They are famous for their 35-hour working weeks and long lunch breaks dripping with Camembert and bonhomie. To the outsider, life as a French worker seems like a holiday compared with the intense work ethic of les pays anglo-saxons.
Yet French schoolchildren - in the absence of union representation - have always stood outside this easy-going scenario. The country's school system has long been known for its long days, traditional teaching methods and poetry by rote.
But France's new socialist president, Francois Hollande, has given them one reason to be cheerful in a move that has stirred up the prickly issue once again in the UK. As part of overarching education reforms, the president wants to ban homework for all primary school pupils in a bid to make the system fairer for children from disadvantaged backgrounds who do not have support at home.
Instead, pupils will complete their "personal work" in designated class time, overseen by a teacher, between 3.30pm and 4pm.
Campaigners in Britain have cheered the move, which is in effect the enforcement of a 1956 French law banning written homework in primaries that has largely been ignored by teachers.
Margaret Morrissey, founder of parenting information website Parents- Outloud, said: "I don't agree with a lot of things about Francois Hollande, but I do agree with this.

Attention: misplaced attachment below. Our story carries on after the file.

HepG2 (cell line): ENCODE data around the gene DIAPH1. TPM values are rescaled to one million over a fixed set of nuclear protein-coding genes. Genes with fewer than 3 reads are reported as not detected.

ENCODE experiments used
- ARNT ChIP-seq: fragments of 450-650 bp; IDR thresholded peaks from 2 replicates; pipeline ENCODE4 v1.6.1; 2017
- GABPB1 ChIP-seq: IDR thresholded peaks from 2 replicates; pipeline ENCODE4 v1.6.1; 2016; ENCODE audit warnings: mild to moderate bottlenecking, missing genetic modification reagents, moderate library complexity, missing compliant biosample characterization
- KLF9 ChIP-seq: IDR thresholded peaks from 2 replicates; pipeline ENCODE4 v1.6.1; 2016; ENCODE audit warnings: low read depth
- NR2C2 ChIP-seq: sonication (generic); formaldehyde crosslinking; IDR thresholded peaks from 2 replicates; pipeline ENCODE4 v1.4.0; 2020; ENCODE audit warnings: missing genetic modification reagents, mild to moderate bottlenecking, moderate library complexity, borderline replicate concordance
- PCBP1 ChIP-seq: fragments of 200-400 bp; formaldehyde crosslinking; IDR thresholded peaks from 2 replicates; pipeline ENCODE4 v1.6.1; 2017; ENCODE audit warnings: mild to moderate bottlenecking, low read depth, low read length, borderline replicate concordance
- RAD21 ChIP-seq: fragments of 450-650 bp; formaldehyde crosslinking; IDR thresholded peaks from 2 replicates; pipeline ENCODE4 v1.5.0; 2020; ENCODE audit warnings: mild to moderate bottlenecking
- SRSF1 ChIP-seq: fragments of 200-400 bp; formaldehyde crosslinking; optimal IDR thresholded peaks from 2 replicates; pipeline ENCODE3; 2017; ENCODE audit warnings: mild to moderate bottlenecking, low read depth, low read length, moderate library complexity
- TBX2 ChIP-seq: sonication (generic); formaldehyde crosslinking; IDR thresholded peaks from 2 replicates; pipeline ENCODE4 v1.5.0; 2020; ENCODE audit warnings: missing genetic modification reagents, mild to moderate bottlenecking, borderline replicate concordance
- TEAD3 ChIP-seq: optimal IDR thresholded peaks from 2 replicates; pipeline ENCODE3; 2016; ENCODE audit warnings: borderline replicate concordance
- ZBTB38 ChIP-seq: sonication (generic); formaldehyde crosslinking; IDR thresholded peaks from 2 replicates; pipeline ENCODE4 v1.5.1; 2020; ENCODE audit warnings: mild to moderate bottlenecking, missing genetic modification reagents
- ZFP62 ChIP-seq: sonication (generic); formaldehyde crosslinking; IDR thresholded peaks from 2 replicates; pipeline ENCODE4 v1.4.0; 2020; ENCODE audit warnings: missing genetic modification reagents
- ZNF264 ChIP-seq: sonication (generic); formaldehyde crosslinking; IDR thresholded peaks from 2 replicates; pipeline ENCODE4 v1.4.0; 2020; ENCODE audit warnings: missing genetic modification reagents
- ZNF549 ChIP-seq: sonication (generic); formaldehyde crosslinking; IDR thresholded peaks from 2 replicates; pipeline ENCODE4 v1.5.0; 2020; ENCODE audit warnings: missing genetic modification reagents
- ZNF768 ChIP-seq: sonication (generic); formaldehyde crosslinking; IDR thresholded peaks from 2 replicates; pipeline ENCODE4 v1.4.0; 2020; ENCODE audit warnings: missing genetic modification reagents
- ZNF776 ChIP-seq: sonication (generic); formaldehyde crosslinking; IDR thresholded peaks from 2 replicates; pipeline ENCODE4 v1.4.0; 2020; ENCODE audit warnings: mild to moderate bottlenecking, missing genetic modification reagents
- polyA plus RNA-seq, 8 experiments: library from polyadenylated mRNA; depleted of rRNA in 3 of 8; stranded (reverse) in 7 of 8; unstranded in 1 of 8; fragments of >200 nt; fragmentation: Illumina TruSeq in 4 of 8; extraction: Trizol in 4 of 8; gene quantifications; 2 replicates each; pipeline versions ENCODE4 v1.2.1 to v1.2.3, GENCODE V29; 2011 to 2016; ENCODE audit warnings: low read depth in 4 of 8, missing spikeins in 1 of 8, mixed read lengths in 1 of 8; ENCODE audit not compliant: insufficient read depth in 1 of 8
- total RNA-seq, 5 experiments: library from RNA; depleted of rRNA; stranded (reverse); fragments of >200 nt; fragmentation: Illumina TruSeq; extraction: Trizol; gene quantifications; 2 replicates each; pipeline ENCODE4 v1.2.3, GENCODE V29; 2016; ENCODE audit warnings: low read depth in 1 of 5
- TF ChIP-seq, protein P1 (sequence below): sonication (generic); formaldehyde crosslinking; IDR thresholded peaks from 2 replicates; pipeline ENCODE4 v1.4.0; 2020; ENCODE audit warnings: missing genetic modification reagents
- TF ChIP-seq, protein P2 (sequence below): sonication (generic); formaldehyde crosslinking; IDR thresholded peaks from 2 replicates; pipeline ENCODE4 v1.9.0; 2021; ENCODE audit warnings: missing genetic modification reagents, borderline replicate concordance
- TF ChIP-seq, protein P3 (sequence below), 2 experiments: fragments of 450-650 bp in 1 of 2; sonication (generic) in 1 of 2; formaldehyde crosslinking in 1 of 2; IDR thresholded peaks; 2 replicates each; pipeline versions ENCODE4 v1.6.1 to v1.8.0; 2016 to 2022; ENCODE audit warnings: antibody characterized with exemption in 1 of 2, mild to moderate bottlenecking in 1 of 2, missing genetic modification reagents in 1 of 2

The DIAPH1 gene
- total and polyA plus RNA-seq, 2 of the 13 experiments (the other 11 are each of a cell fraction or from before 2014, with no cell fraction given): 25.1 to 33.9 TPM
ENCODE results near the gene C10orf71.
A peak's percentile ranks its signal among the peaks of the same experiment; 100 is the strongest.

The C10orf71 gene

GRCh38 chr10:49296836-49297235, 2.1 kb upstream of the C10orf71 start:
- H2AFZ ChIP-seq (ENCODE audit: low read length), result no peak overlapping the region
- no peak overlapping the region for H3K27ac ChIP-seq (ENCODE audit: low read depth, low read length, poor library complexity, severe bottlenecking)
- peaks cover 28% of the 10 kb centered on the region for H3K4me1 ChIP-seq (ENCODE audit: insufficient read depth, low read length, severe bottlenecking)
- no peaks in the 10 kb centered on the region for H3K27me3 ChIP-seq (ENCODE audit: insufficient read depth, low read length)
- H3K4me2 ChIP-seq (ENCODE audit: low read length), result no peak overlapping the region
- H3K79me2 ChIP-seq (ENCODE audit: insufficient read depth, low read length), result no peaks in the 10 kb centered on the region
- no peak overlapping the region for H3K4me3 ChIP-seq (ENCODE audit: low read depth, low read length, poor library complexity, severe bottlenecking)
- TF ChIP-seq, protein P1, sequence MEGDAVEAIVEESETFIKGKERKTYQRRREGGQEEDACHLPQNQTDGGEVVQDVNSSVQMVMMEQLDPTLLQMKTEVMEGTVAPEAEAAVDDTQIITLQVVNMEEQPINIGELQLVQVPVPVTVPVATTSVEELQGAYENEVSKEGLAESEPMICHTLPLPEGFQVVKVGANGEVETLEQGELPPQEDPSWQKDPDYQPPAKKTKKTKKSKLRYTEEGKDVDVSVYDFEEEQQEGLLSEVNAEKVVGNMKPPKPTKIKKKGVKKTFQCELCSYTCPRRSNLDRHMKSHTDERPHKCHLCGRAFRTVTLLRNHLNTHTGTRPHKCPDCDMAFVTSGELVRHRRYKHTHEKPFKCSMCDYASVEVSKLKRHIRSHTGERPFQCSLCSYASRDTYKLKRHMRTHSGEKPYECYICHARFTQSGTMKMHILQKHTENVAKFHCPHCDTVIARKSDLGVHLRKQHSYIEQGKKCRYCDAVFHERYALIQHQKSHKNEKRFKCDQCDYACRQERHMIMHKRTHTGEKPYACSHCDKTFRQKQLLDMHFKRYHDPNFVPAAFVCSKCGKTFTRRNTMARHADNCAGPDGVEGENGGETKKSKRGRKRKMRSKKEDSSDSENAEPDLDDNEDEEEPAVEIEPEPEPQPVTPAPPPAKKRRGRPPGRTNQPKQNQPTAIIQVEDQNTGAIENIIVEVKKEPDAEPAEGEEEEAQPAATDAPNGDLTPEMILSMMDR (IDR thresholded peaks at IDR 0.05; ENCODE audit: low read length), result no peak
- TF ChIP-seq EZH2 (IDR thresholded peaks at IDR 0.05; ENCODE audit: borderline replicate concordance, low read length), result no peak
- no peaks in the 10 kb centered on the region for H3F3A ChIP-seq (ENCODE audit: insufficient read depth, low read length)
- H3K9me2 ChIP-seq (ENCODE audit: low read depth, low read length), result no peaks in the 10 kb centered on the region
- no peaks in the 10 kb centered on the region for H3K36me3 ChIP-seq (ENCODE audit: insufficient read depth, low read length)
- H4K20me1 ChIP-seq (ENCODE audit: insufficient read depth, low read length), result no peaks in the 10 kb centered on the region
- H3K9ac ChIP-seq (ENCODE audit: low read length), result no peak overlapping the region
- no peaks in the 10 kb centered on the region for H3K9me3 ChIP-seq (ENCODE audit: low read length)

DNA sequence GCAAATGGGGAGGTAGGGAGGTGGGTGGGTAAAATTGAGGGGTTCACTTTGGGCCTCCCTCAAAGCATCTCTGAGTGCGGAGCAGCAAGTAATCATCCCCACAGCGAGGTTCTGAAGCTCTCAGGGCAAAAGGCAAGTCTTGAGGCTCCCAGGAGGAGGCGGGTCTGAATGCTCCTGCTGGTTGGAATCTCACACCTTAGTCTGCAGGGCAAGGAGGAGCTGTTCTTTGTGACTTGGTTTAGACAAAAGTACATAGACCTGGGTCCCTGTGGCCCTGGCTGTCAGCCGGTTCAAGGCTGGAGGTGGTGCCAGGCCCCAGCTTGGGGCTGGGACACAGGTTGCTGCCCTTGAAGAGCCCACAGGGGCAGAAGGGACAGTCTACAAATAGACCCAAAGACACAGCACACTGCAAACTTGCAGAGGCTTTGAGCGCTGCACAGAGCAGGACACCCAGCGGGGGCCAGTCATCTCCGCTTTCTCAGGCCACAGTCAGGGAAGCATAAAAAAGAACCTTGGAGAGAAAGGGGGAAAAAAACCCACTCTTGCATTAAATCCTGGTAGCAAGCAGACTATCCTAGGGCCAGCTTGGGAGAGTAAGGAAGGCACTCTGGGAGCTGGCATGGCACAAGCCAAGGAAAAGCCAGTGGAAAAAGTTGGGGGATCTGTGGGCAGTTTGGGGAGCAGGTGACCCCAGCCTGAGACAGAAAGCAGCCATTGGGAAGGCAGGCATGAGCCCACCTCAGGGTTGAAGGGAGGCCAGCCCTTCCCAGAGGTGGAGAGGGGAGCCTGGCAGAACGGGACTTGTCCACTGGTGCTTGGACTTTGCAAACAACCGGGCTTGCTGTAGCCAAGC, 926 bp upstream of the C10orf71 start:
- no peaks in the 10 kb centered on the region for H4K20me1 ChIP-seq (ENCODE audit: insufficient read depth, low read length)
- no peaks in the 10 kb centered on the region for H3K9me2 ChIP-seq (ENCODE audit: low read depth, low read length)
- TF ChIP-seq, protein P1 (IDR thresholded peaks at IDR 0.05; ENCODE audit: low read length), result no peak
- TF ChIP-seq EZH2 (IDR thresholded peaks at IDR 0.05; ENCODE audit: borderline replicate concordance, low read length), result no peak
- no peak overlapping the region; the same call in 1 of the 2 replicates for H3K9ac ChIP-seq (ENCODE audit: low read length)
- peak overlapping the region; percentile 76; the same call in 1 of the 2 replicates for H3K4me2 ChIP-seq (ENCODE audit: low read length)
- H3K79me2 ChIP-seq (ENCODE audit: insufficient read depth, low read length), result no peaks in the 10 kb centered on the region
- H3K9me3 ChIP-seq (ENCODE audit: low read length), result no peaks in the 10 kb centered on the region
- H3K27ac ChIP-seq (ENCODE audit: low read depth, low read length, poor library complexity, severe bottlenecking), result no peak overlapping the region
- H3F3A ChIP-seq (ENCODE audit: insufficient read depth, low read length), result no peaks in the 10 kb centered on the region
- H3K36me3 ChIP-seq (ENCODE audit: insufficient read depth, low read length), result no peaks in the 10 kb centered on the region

"I really think that homework in every sort of school should be axed. Children are in school every day of the week, and I don't see why children can't learn sufficiently in all that time."
A 2008 survey by teaching union the ATL found that 94 per cent of primary teachers set their pupils homework, but also highlighted teachers' concerns that not all children had the support, space or facilities to do it.
Nansi Ellis, head of education policy and research at the ATL, which has called for a ban on primary homework in the past, said: "This is a brave move by Francois Hollande because among certain parents homework can be popular. But it is important to balance children's fun and enjoyment of life."
94% of primary teachers set homework.
58.5% set it once a week.
25.3% set it several times a week.
92.9% of teachers cite lack of support at home as a reason for pupils' failure to complete homework.
UK survey by ATL 2008.